|We are dog fanciers, Mr. Cameron|
The word "purr" might have expressed the Queen's attitude when she learned that the Scottish independent vote had gone her way. She wanted to keep Scotland under the United Kingdom umbrella. Her kingdom is small enough already and did some considerable shrinking over the course of her reign, so we would not be surprised to hear that she was quite pleased at the good news.
But to purr, like a contented cat?
Hardly the right word to use in reference to a monarch. Come to think of it, you really wouldn't want to describe any female as purring if you know what's good for you.
Now David Cameron has to find some other words to express how sorry he is that he claimed Her Majesty purred when he told her that Scotland was still British. For the use of one small word he must compile a string of others, because words have meaning beyond the surface. Words have a context and can express a larger thought without excess verbiage. It's all about showing, and not telling, and purr certainly shows that David Cameron should have thought a little longer about how best to tell anyone that Her Majesty was happy. Pleased would have been a better word. Delighted, perhaps. Thankful for the peaceful process that was the election.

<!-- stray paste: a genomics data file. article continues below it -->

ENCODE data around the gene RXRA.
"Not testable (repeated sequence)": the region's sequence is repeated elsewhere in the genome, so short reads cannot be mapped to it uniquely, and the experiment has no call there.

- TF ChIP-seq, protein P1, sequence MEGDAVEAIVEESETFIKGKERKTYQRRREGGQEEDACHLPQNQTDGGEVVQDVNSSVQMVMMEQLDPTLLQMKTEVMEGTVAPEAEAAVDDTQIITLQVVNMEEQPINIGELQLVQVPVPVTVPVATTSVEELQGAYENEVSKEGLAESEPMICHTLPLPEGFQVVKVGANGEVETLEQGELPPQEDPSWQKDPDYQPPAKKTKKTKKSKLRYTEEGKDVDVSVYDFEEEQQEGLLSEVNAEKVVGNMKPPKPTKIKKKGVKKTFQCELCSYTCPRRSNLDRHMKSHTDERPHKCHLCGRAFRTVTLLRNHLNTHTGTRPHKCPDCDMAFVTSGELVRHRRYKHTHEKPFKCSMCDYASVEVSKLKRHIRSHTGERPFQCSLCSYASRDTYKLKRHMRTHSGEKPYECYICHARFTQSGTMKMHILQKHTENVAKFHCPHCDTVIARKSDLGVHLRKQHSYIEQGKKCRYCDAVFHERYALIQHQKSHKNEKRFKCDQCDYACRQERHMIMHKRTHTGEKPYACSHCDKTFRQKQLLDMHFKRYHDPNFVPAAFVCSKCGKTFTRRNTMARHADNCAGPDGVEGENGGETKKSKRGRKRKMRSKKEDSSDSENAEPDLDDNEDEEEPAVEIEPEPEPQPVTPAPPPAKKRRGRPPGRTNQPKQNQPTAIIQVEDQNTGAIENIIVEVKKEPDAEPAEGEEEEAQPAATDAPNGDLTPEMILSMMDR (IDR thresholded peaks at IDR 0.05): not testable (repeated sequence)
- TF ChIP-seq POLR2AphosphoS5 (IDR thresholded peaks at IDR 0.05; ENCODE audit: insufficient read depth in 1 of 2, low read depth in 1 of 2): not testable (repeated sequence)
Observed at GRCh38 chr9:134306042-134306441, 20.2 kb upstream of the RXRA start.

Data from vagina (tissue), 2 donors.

No, Mr. Cameron. The Queen isn't purring. By all accounts she is fuming at the insult contained in that nasty little four letter word. The comment was expressed to New York's former mayor Michael Bloomberg but having been uttered in a public place, it was overheard and then summarily reported by members of the press. What should have been kept to himself became a matter of much discussion in British circles, where that which is said between Queen and Prime Minister is not to leave the room when he walks out.
Writers are constantly being told to show, rather than tell. Can there be any better lesson than that learned by David Cameron?